My room, No. 3 at The Stirling Hotel
"Hi honey, I am at The Stirling Hotel in room # 3 but I don't know if I can speak to you tonight as I'm going to a cooking school and after that I'm going to have a bath. They have a TV in the bathroom and a huge tub I can fill with bubbles and you know how much I like that. So you won't hear from me tonight.
So I wrote Mr NQN by way of explanation why I wouldn't be speaking to him that evening. It has long been my dream to have a bathroom at home with a television in it-sadly it doesn't look like it will happen in our current apartment so I am determined to enjoy the huge bath at The Stirling Hotel in the Adelaide Hills.
The Stirling Hotel is part of a pub and I have to admit I'm nervous as I am not much of a pub girl. I should have probably entered through the left hand side which is the beautifully decorated restaurant. I needn't have worried. We go upstairs and through the private entry door to see a separate area for the five hotel rooms. On the way to the room they show us the guest pantry which is where you can make tea or coffee (although there are tea and coffee making facilities in the room).
You know that bit where they open the door and you feel like you're home, except you're not home, but in a room that you would have as your home if you had a designer? Well this was it. There a fireplace (easy one button, gas), a comfortable king bed, lovely furnishings and a bathroom that is as big as a bedroom with a massive tub with said television. There are also Molton Brown toiletries and it is outfitted using designer furnishings and fittings (Kartell, Rogerseller etc). OK the wifi is a little slow which is probably the only minus but the mini bar is well stocked and very reasonably priced, the bathrobes are beautifully plush and the most genius part of all is the light switches. Light switches you may say? I haven't taken leave of my senses honestly! These light switches are labelled and illuminated. There's no ambiguity as to what switch goes for what and if I press one the bedside or room lights simply fade in or fade out. Light switches are the bane of most hotels rooms and I have wasted precious sleeping time trying to figure out which switch does what.
Genius! No more fumbling with strange switches! Could every hotel in the world install these pleeeease?
I settle in and wrestle a bit with their slow and fading in and out internet connection before I realise I am to go to the Sticky Rice cooking school. The taxi that has been ordered hasn't arrived and I am about 10 minutes late in leaving because of that. When I go to the restaurant downstairs to check on it (there isn't a lobby, that is one difference although staff in both the pub and the restaurant are happy to help), the man there calls and leaves a message with them to let them know that I am running late and then offers to drive me there myself. The Adelaide Hills people are nice! :)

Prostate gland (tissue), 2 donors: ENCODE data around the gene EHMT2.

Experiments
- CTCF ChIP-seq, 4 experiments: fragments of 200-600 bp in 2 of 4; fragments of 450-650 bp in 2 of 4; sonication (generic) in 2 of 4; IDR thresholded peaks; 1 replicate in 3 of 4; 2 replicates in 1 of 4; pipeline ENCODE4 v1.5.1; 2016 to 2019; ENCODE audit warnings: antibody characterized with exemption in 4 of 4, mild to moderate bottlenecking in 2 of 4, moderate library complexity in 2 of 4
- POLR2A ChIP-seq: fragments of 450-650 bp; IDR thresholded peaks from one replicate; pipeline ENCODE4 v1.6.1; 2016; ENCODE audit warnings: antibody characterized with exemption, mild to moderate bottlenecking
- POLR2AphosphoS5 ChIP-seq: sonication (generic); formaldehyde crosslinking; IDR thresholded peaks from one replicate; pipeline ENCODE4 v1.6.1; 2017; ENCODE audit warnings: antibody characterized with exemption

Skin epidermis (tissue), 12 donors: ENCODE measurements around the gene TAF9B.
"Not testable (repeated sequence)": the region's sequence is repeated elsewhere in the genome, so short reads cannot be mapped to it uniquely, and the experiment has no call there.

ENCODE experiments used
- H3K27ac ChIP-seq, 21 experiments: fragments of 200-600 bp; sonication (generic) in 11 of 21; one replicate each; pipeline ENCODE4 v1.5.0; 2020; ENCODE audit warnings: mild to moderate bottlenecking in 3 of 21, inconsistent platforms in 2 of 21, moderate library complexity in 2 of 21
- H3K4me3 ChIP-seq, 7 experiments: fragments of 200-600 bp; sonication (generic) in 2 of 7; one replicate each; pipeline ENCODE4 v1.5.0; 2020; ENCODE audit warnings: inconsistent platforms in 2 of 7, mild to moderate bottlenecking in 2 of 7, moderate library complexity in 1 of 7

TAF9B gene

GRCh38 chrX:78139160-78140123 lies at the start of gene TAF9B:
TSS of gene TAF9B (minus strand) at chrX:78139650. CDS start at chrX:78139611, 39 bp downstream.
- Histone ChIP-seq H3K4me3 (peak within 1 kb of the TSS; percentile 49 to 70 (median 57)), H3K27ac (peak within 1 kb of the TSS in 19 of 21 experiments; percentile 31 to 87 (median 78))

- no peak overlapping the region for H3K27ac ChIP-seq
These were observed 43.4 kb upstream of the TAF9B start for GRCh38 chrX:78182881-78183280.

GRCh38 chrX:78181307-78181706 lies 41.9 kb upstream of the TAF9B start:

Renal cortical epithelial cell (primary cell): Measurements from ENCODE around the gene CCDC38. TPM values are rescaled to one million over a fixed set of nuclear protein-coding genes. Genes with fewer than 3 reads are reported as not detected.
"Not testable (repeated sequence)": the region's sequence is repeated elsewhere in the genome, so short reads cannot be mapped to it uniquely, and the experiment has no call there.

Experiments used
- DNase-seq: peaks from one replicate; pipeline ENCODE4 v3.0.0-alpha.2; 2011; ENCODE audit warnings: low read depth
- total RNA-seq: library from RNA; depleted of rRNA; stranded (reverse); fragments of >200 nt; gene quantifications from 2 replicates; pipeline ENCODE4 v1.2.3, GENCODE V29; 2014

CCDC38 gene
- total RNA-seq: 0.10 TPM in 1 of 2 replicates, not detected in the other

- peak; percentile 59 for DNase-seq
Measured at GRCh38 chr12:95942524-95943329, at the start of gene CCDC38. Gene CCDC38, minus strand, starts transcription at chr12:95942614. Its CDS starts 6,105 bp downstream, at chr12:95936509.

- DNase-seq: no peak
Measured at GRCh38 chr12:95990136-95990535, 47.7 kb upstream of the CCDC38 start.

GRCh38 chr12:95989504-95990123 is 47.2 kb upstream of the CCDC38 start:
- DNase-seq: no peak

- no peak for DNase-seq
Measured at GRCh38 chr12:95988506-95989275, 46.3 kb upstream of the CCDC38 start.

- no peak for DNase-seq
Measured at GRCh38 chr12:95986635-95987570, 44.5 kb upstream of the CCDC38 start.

The taxi driver arrives just at that second and we take the short drive to the Sticky Rice cooking school. Said to be one of the top three things to do in the Adelaide Hills, despite the name, it offers cooking classes in all sorts of cuisine from Asian, Spanish and tonight's Moorish Moroccan class. Owner Claire is there to greet everyone along with Bif who is our facilitator and Katrina Ryan, a chef from The Spirit House in Brisbane. Katrina was Neil Perry's Head Chef at Rockpool and former personal chef to Nicole Kidman and Tom Cruise (when they were together obviously ;) ). The classes are so popular many are booked out and Claire says that she wanted to make sure that she had chefs that were a) great chefs and b) could communicate well with students.
Chef Katrina Ryan
There are two large groups and some groups of friends as well as people that have been given vouchers to the classes by friends or family for mother's or father's day. Claire starts off by introducing us to Katrina and we are handed out the recipes and menu for this evening.
We take a place around the large table where we all have a chopping board, knife and chux in front of us. Katrina starts off by showing us some basic skills with the knife. There are a total of seven dishes tonight.
Katrina starts off by explaining all of the food that she has started preparing this afternoon. Whole ducks have been roasted using a salt and cinnamon rub and saffron is being infused as we speak-she tells us that saffron is best infused for 24 hours to allow for the colour and flavour to develop fully.